MicroStrategy announced on Friday that it bought just over $10 million worth of additional bitcoins, just days after finalizing another purchase of more than $15 million. However, the company’s share price shed more than 11 percent in today’s trades as of writing.

The Nasdaq-listed business intelligence firm, which has been doubling down on its cryptocurrency bet over the last year, paid an average price of $48,888 for each Bitcoin , including fees.

Its acquisition of approximately 205 bitcoins puts the Virginia-based company’s total holdings of the digital token at 91,064, which were acquired at a total cost of $2.20 billion and an average price of $24,119 per bitcoin. At the current price, Microstrategy’s bitcoins are worth more than $4.4 billion.

The business intelligence giant, Headed by crypto bull, Michael Saylor, had previously sold debts worth more than $1.2 billion for the explicit purpose of purchasing Bitcoin.

MicroStrategy has good reason to do that again. The publicly-listed company’s share price shot up by approximately 580 percent as MicroStrategy’s Bitcoin bet has turned into a profitable one. The price of Bitcoin rose from $11,000 in August, when it made its first crypto purchase via Coinbase’s institutional service, to just shy of the $60,000 level last month.

In 2020, the company bought an aggregate of 70,470 bitcoins, which were acquired at an aggregate cost of $1.1 billion or an average purchase price of $15,964 per coin, well below current levels.

For reference, MicroStrategy’s market cap stands at $5.8 billion as of Friday, meaning the company places nearly 70% of its net value in Bitcoin.

MicroStrategy CEO Saylor, who is now an avid bitcoin advocate, was said to be the one who convinced Elon Musk to move $1.5 billion dollars of Tesla’s funds into bitcoin. Although the big party started after the news of the Tesla purchase and its acceptance of Bitcoin as a form of payment, the electric vehicle maker was not the first heavyweight firm to convert a portion of its cash into bitcoin.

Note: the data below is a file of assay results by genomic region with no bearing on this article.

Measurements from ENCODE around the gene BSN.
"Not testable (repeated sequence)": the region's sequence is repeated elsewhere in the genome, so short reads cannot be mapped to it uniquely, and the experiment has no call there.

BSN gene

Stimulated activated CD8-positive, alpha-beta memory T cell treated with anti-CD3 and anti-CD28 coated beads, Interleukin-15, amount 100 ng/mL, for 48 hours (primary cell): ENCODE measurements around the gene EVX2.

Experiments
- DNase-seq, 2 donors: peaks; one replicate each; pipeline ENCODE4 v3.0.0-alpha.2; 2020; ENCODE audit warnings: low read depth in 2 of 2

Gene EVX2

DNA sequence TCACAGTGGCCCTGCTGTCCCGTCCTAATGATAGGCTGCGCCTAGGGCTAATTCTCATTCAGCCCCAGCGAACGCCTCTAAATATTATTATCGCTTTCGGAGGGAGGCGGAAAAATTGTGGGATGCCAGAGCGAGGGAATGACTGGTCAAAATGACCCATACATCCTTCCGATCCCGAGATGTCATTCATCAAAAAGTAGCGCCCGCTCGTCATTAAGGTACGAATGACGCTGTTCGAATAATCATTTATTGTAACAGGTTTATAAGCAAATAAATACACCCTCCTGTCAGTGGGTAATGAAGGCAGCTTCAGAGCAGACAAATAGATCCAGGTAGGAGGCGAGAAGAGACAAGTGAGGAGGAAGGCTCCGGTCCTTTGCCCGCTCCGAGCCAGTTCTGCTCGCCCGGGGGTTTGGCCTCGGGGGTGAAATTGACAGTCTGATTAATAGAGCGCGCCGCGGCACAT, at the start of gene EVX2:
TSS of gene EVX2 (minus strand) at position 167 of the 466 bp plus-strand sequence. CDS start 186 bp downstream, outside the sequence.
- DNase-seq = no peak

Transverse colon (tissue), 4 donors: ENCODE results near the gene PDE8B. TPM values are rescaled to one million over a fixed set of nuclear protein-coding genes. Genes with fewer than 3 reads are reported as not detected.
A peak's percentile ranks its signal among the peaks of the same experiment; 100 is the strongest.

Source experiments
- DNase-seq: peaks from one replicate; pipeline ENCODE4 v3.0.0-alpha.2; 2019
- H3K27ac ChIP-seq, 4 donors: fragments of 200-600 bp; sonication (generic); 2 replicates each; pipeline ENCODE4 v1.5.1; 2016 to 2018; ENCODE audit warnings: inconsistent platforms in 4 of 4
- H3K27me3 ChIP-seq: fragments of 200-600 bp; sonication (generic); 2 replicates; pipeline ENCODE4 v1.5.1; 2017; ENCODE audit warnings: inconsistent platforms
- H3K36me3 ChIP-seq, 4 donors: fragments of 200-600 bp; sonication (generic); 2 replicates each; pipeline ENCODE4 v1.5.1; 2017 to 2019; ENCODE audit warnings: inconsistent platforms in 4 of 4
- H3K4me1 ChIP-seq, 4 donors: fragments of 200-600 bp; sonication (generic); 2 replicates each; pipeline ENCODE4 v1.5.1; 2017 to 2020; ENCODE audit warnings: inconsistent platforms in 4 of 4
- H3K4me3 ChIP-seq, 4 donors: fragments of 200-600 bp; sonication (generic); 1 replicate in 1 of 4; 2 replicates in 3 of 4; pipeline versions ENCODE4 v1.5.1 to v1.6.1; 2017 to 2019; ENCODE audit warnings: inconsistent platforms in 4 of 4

When a wave of institutional investors started to warm to Bitcoin through the second half of 2020, Payment Startup , Square and other Wall Street whales including Microstrategy adopted the policy of placing their cash surpluses into crypto.

MicroStrategy announced on Friday that it bought just over $10 million worth of additional bitcoins, just days after finalizing another purchase of more than $15 million. However, the company’s share price shed more than 11 percent in today’s trades as of writing.

The Nasdaq-listed business intelligence firm, which has been doubling down on its cryptocurrency bet over the last year, paid an average price of $48,888 for each Bitcoin , including fees.

Its acquisition of approximately 205 bitcoins puts the Virginia-based company’s total holdings of the digital token at 91,064, which were acquired at a total cost of $2.20 billion and an average price of $24,119 per bitcoin. At the current price, Microstrategy’s bitcoins are worth more than $4.4 billion.

The business intelligence giant, Headed by crypto bull, Michael Saylor, had previously sold debts worth more than $1.2 billion for the explicit purpose of purchasing Bitcoin.

MicroStrategy has good reason to do that again. The publicly-listed company’s share price shot up by approximately 580 percent as MicroStrategy’s Bitcoin bet has turned into a profitable one. The price of Bitcoin rose from $11,000 in August, when it made its first crypto purchase via Coinbase’s institutional service, to just shy of the $60,000 level last month.

In 2020, the company bought an aggregate of 70,470 bitcoins, which were acquired at an aggregate cost of $1.1 billion or an average purchase price of $15,964 per coin, well below current levels.

For reference, MicroStrategy’s market cap stands at $5.8 billion as of Friday, meaning the company places nearly 70% of its net value in Bitcoin.

MicroStrategy CEO Saylor, who is now an avid bitcoin advocate, was said to be the one who convinced Elon Musk to move $1.5 billion dollars of Tesla’s funds into bitcoin. Although the big party started after the news of the Tesla purchase and its acceptance of Bitcoin as a form of payment, the electric vehicle maker was not the first heavyweight firm to convert a portion of its cash into bitcoin.

When a wave of institutional investors started to warm to Bitcoin through the second half of 2020, Payment Startup , Square and other Wall Street whales including Microstrategy adopted the policy of placing their cash surpluses into crypto.